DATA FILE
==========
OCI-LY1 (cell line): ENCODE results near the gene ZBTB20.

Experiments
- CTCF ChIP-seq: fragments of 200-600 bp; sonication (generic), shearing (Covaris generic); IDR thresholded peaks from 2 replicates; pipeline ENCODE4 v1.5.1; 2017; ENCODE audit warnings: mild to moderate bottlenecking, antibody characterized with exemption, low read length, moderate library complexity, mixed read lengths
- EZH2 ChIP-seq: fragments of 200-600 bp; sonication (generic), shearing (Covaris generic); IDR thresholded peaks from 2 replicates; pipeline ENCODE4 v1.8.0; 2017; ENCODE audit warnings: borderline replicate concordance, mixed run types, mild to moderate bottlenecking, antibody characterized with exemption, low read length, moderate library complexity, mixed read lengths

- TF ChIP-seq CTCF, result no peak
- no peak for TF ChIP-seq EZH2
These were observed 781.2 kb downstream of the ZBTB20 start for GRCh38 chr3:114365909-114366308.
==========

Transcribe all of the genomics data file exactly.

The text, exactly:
OCI-LY1 (cell line): ENCODE results near the gene ZBTB20.

Experiments
- CTCF ChIP-seq: fragments of 200-600 bp; sonication (generic), shearing (Covaris generic); IDR thresholded peaks from 2 replicates; pipeline ENCODE4 v1.5.1; 2017; ENCODE audit warnings: mild to moderate bottlenecking, antibody characterized with exemption, low read length, moderate library complexity, mixed read lengths
- EZH2 ChIP-seq: fragments of 200-600 bp; sonication (generic), shearing (Covaris generic); IDR thresholded peaks from 2 replicates; pipeline ENCODE4 v1.8.0; 2017; ENCODE audit warnings: borderline replicate concordance, mixed run types, mild to moderate bottlenecking, antibody characterized with exemption, low read length, moderate library complexity, mixed read lengths

- TF ChIP-seq CTCF, result no peak
- no peak for TF ChIP-seq EZH2
These were observed 781.2 kb downstream of the ZBTB20 start for GRCh38 chr3:114365909-114366308.